Game theory in Policing!

 I’m currently reading one extremely interesting book ‘Super Cooperators’ by Martin Novak. It’s about the mathematical thinking on cooperation as a successful evolutionary strategy for the human race. The Prisoner’s Dilemma, which is an interestingly simple depiction of the complicated choices to cooperate or squeal (compete), is a great model for understanding how cooperation is the best strategy for the two players taken together. Most interestingly, the book draws parallels with repeatedly played Prisoner’s Dilemma games, for showing cooperation as the best possible strategy in evolution of humans since that gives the greatest chances of a successful outcome for a large group like a species. 

Though self interest is inbuilt in any living creature, communities which use cooperation and generosity towards each other as a driving force in their interactions, can be mathematically shown to succeed in the evolutionary scale. The book goes on to describe how the repeatedly played game (a parallel for interpersonal and inter group interactions in an evolving species) shows breaking down of the success of cooperative strategies at some point in the game, by selfish interest, and after that again cooperative strategies start succeeding. These cyclical changes in the evolution of human race as described mathematically in the book through game theory are almost religious in their depiction! 

I was fascinated with the throw of thought in this book(still reading!). If cooperation is indeed a strategy for successful evolution of a species, it can surely have many advantages even as a short term strategy for us in one generation. It can also turn out to be a beneficial strategy in inter-nation conflicts, instead of escalation to competitive conflict. Maybe more mathematicians need to be employed to work on these problems in our Defence MinistriesšŸ˜Š! 

For its applications in the field of policing, is there a significant payoff of better security if police promote activities for increasing the feeling of cooperation in conflicting communities? Also would we see something significantly beneficial if the same principle is extended to criminal or deviant individuals, and prisons can become ‘help and care’ centres for criminality?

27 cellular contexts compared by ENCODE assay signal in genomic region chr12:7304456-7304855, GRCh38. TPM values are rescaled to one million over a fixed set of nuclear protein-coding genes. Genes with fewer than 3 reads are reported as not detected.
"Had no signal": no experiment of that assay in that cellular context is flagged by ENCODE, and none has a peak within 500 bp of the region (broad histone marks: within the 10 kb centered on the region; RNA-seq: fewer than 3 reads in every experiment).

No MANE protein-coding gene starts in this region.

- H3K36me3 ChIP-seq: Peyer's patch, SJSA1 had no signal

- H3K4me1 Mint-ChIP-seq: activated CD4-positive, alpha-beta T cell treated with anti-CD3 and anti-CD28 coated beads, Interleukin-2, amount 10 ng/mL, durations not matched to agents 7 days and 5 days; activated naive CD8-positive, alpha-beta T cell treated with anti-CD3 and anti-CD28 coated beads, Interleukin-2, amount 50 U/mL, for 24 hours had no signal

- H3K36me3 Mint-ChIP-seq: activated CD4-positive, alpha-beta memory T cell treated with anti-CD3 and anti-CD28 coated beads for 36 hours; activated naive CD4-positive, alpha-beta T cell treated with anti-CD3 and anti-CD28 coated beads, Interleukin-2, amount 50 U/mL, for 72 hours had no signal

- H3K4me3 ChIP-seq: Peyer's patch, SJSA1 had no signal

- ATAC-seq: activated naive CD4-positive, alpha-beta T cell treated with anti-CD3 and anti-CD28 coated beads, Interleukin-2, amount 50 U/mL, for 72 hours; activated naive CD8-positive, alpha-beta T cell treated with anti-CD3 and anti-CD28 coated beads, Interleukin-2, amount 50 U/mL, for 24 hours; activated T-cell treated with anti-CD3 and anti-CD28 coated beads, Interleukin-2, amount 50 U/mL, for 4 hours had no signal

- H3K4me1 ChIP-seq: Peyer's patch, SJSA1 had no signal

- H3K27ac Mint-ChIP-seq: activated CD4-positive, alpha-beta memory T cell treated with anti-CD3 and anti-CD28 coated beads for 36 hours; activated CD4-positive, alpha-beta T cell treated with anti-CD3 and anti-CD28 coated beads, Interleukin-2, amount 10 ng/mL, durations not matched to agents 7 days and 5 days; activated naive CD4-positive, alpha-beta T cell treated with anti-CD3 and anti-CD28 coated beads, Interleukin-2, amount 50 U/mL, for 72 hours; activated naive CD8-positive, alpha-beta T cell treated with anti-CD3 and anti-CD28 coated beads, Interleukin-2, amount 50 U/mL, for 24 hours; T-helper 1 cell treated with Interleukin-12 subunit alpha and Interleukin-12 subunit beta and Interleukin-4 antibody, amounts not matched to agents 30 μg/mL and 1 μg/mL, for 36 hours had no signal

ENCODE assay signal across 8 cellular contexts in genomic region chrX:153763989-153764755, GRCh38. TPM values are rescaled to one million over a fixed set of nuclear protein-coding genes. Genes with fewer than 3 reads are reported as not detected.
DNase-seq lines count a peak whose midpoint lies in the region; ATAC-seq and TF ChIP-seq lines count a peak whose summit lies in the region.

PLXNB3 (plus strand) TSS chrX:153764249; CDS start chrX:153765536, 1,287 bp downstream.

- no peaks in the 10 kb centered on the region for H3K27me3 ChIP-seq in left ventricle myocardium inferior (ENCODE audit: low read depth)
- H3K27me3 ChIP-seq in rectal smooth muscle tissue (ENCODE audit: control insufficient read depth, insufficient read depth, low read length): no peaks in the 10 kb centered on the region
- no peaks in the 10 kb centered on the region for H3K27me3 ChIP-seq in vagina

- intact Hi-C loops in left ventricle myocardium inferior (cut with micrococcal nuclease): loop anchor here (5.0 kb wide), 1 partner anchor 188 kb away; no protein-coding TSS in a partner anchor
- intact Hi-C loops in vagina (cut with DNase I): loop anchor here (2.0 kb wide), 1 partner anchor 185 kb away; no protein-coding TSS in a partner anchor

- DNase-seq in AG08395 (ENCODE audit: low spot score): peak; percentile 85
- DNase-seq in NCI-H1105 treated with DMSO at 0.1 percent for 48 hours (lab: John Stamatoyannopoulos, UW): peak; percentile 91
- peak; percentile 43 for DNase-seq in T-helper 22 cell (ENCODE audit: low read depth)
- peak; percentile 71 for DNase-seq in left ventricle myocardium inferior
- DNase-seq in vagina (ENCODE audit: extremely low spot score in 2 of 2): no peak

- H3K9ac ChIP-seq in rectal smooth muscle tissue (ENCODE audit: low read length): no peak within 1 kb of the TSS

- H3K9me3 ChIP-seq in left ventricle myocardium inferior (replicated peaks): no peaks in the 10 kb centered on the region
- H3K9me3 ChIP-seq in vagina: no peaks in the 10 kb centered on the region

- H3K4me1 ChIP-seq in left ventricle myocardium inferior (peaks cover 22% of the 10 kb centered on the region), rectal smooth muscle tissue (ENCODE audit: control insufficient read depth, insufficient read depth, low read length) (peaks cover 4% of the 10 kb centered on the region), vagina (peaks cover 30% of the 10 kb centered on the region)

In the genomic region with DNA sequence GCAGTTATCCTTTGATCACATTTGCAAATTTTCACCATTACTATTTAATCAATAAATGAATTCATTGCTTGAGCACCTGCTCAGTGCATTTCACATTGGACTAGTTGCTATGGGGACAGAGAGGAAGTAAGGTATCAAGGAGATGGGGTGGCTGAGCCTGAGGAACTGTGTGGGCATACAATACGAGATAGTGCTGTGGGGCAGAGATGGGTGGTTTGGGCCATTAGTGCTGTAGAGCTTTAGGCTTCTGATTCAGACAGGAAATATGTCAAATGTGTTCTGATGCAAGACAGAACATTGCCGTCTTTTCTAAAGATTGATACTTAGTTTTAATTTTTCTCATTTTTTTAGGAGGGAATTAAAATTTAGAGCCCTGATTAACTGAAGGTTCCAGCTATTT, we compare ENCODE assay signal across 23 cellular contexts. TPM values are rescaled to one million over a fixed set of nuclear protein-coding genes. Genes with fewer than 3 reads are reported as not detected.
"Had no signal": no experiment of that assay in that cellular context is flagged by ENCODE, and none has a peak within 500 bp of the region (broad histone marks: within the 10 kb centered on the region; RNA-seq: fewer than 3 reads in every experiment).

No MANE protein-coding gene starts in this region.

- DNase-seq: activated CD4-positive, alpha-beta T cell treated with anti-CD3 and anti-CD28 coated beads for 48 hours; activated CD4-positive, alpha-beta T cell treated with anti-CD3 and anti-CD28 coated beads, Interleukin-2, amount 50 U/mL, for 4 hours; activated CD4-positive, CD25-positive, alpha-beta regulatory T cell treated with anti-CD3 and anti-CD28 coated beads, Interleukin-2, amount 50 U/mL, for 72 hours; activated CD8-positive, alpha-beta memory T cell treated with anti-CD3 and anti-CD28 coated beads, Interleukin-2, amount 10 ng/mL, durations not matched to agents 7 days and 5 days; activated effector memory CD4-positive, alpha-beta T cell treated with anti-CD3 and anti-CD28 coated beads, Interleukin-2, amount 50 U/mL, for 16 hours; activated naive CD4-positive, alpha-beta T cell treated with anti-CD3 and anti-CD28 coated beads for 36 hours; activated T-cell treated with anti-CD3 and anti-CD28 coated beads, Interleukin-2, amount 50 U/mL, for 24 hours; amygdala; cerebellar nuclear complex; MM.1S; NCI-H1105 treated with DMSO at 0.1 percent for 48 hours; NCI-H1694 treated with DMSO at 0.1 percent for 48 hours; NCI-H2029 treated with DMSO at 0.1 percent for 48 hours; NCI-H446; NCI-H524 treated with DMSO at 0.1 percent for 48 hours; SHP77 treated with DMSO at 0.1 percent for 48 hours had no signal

Such strategies are seen as ‘soft’ and not deemed useful enough. Consequently, the few programs that may be built around these themes do not get too many champions and are also not supported with deserving funds. Clearly, fear, aggression and competitiveness will rule the roost if issues are seen in the perspective of the here and now, but cooperation, generosity and inclusiveness are strategies for long term success of communities. Can we then look at funding activities which promote cooperation- like community policing- for a more stable future ?



5 thoughts on “Game theory in Policing!

  1. Very well put Madam,I feel that while in IPS,we need to try out these new ideas,we should not force our ideas,on men below.Let them experiment with their means,and in an emergency service like police,small successes are more important than winning a long time battle.with regards,A S Rai IPS 94 batch,Punjab cadre,cell number +918872077300 email


  2. A crime fighting mandate prevents police from promoting cooperation. On the other hand a peacekeeping mandate will propel it towards conflict resolution which is another name for eliciting cooperation.


    1. Thanks for all the comments on my post.
      Shri Pandey Sir’s comment is illustrative of how even a simple change of words can reorient the focus of policing-from confrontation to cooperation. Crime fighting is important. But peace keeping is also not unimportant in the Indian context. I believe that cooperative projects in peace keeping will work like a good support for crime fighting in the long term.

      The Norway prison story is very interesting, especially in the level of tolerance and patience, that it shows, of that society towards their belief in the ability of criminals to reintegrate into society, if they are so helped. Most interesting to me, was the importance Norway attaches to the length and appropriateness of training of prison officials for their role. Their focus is on reforming the criminal.

      Many societies, incl ours, do not have the patience, resources and the will of Norway to prioritise on revamping the current dehumanising prison environment. This lack of will also may not seem too out of place on the backdrop of a significant number of other citizens who are non-criminal and law abiding, living in conditions below human dignity. However, by not focusing the use of prisons to reduce criminality and to work on inmates to help them integrate better into society, and instead by further dehumanising the criminal, we are using the prison, very inefficiently, as a resource in the criminal justice system. I think Vasundhara’s comment points towards that general result.


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